an amazing time. There were about four to five sales companies in London at the
time, and now there are over 30. The business has changed so much over the years, but alll
these experiences gave me the confidence to start Bankside.


What are some of the biggest changes that you’ve seen
during your career?

There’s just more of everything.
There are more films, more companies, more producers, and more sellers. This is
my 26th Cannes. I think about the past when we didn’t have mobile phones. We
just got the directions for meetings and stuck with our plans. There wasn’t all
this last minute “I’m here, where are you?” stuff. I think there’s
just been an explosion of activity. You see many more films from different
cultures and countries. In Cannes, the selectors are so open to that. Look at
the range of films in selection; it’s quite amazing to see all the varied
countries that have films in selection.

I lived in Nice for a year
when I was studying, and taught English in a school there. One evening, I took
the train from Nice to Cannes during the festival. I was walking around and
thought it was so interesting. I never imagined for a moment that I would
return in a professional capacity, and now I’ve been coming back ever since.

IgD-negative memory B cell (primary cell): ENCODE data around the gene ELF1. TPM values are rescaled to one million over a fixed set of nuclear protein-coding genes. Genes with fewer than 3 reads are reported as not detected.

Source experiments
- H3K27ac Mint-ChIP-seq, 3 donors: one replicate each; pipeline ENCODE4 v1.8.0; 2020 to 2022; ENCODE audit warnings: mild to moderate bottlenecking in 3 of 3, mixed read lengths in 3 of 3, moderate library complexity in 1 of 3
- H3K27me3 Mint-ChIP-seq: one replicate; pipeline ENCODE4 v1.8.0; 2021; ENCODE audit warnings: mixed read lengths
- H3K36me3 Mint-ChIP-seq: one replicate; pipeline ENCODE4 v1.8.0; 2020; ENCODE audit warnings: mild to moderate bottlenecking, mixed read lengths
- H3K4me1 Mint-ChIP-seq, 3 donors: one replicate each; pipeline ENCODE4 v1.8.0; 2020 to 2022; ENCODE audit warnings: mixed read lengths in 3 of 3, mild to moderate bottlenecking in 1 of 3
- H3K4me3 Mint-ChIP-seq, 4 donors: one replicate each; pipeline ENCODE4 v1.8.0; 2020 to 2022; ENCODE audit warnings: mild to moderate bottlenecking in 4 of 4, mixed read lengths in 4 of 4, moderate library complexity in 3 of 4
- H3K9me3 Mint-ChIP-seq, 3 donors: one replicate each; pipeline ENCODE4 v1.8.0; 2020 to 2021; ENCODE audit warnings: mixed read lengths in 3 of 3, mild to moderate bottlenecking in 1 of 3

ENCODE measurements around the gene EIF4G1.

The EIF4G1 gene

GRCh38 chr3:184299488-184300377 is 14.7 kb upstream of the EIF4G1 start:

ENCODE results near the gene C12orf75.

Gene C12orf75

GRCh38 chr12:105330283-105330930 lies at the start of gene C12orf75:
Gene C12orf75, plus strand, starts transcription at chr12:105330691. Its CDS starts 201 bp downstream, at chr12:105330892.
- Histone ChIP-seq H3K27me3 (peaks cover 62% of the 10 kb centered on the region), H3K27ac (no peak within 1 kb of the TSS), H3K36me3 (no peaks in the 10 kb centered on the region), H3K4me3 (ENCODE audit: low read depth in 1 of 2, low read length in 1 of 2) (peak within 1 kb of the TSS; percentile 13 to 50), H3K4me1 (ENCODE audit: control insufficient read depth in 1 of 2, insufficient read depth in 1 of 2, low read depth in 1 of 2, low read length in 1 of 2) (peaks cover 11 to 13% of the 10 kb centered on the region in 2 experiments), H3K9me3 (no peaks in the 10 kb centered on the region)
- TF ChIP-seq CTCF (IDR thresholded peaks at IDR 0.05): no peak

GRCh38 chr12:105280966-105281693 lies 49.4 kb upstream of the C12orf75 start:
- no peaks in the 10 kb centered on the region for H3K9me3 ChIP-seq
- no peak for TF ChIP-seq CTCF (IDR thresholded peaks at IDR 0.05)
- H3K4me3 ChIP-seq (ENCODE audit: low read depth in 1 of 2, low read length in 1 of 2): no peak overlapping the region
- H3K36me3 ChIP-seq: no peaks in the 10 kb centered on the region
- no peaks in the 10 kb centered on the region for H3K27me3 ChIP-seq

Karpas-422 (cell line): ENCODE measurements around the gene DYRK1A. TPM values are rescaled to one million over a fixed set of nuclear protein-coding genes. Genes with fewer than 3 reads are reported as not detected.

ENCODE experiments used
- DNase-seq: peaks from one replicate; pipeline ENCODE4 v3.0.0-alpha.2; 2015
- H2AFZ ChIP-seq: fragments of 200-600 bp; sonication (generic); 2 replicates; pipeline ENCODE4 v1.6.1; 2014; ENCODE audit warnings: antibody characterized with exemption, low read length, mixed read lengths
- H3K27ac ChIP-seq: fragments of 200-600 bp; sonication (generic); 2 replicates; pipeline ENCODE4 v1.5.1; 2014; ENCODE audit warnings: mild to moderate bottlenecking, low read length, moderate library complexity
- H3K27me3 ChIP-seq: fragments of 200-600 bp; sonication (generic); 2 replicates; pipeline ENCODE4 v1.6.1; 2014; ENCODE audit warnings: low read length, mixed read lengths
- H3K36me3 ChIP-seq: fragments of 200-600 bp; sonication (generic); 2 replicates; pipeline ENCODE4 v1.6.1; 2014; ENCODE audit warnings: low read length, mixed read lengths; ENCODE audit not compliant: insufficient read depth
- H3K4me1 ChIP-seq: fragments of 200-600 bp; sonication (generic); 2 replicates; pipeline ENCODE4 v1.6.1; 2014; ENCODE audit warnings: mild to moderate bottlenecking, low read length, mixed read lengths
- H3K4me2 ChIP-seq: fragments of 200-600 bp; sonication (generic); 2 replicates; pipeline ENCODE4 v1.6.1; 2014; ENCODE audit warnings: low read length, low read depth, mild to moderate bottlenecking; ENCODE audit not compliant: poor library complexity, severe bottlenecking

Seeing Nice from the plane yesterday really took me back to those days. Working
in the film business almost feels like a destiny or a fate, especially with my
success over the past year… It’s just been incredible.

Learn
more about the Bankside Films library here.

 

More About Bankside Films:

Based in London, Bankside is a leading
international sales and film finance company for independent films. Founded in
January 2007 by Phil Hunt, Hilary Davis, Stephen Kelliher,
Greg Cruttwell and Compton Ross, the company offers a bespoke sales and
executive producer service to production companies, representing between eight
and ten films a year. Bankside¹s principals have built up strong relationships
with international distributors and offer a consistent approach to the market
with a wide range of genres and budgets. Since its inception, Bankside
cash-flows pre-sales, tax credits and finances gap using its knowledge and
extensive relationships with international financiers and distributors.